Built more on shared cultural affinity than interpretations of the Torah—it features a gossipy Kibitz Corner—JDate jokingly advertises how cheap the service is. “Save beaucoup bucks ($$ bling-bling $$),” the site announces on its About JDate page. “One month’s Subscriber costs less than a night on the town.” That claim isn’t advertised as prominently on ChristianMingle, but Liberman laughs it off. “The sites have very different voices,” he says. “It’s not that Jews are looking for a deal, though I like deals and I’m Jewish, so that would resonate just fine with me. Going to either site is cheaper than a date on the town.”

Unlike the mostly coastal population of JDate, the majority of ChristianMingle’s users live in the Midwest or the Bible Belt. Fifty-five percent are older than 36, and 25 percent are older than 50. Daters are encouraged to identify primarily through descriptions of their faith, in statements such as, “To me, being a Christian means …” or “My favorite Bible passage is …” You don’t have to be Jewish to join JDate—you can sign up for “Willing to Convert,” “Not Sure if Willing to Convert,” and “Not Willing to Convert” categories. On ChristianMingle, in the Ministry category, the only option for nonbelievers is “Other.”

Reccord explains that Christian singles identify much more with their faith than their favorite movies or albums. “It’s a self-selecting, targeted experience,” she says. “People are joining ChristianMingle because that’s the driving force in their life, and when you get there, you’re already among those who share those same values.” As for the controversial slogan, Reccord says, “we’re not saying that ChristianMingle is the only place where you can find God’s match for you, but so many say, ‘We just don’t see how we could have met had it not been for ChristianMingle.’ ” She cites Miki, a Radio City Rockette, and Tre, a California youth pastor, who found each other on the site and are featured prominently in the service’s ads. “We think this is really something that God can use,” she says.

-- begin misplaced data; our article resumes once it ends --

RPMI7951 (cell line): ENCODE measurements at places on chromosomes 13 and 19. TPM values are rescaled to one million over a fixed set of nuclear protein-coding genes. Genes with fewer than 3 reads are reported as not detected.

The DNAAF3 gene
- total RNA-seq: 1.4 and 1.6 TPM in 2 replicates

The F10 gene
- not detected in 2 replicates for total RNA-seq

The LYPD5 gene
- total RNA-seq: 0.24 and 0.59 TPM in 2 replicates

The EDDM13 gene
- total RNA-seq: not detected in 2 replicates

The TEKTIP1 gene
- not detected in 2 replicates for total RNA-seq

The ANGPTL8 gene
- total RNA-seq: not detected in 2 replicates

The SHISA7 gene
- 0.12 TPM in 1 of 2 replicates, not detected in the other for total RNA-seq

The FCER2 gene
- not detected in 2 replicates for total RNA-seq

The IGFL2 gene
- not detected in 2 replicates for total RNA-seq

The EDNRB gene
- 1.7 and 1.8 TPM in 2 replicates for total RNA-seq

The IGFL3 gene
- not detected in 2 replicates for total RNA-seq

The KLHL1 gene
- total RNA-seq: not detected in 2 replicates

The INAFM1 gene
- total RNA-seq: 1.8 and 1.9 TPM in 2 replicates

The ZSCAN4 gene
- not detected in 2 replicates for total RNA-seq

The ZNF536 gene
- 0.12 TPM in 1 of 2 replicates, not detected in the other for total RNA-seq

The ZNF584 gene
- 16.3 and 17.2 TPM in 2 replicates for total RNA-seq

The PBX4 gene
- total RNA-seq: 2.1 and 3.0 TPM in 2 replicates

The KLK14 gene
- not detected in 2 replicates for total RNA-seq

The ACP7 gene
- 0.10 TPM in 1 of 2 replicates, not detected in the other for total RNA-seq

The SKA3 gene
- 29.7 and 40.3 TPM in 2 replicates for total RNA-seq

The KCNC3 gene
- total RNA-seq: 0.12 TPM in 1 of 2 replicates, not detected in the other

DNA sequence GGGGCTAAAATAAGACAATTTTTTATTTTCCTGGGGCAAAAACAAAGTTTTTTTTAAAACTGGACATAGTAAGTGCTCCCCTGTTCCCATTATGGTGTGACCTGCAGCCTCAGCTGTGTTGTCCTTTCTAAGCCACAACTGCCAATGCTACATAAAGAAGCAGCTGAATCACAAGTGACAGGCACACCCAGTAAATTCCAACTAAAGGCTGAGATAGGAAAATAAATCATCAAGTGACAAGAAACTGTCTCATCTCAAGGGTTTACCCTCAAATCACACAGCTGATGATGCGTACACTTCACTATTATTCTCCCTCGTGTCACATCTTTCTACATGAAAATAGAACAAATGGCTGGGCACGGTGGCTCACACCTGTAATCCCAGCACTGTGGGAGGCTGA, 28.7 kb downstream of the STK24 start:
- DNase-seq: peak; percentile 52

And why not? Most religions have a tradition of paid matchmakers and faith-based singles events where pastors encourage marriage to strengthen the religious community. ChristianMingle is “just another example of His creativity,” says Reccord. “If God gives us the ability to be able to create the Internet,” she says, “why wouldn’t He use a site like this to bring people together?”

Spark reported the number of ChristianMingle paid subscribers grew 89 percent for the third quarter of 2012 vs. the period a year earlier. There are other suitors in the market for Christian romance; the biggest remains the much larger EHarmony, which once had a marketing arrangement with James Dobson’s Focus on the Family. And some evangelicals have been skeptical of ChristianMingle’s mission because it was founded by Jews. The upstart competitor ChristianCafe announces on its site: “ChristianCafe.com is Christian owned and operated, unlike all other major Christian dating sites.”

Liberman is treading carefully, attempting to establish Spark’s Christian bona fides while balancing its other interests. JDate offers its users the opportunity to register as “men seeking men” or “women seeking women,” for example, but ChristianMingle, like EHarmony, doesn’t. (EHarmony settled a class action brought by gay and lesbian singles in 2010; both EHarmony and Spark offer separate sites for LGBT singles.) “Many gay sites are more casual in nature, and Spark’s mission is to create more serious online dating sites,” says Reccord. “We’re aiming to forge more focused relationships.”

Asked to explain why ChristianMingle excludes gay and lesbian Christians who may be looking for long-term relationships, Reccord says, “We strive to run all of our sites to the standards of that community, and that extends to ChristianMingle.” God couldn’t be reached for comment.

Hill is a Bloomberg Businessweek contributor.

China's Killer Profits
LIMITED-TIME OFFER SUBSCRIBE NOW

Companies Mentioned

  • GOOG
    (Google Inc)
    • $509.63 USD
    • 4.74
    • 0.93%
  • LOV
    (Spark Networks Inc)
    • $3.56 USD
    • -0.03
    • -0.84%
Market data is delayed at least 15 minutes.

Sponsored Links

Buy a link now!

 
blog comments powered by Disqus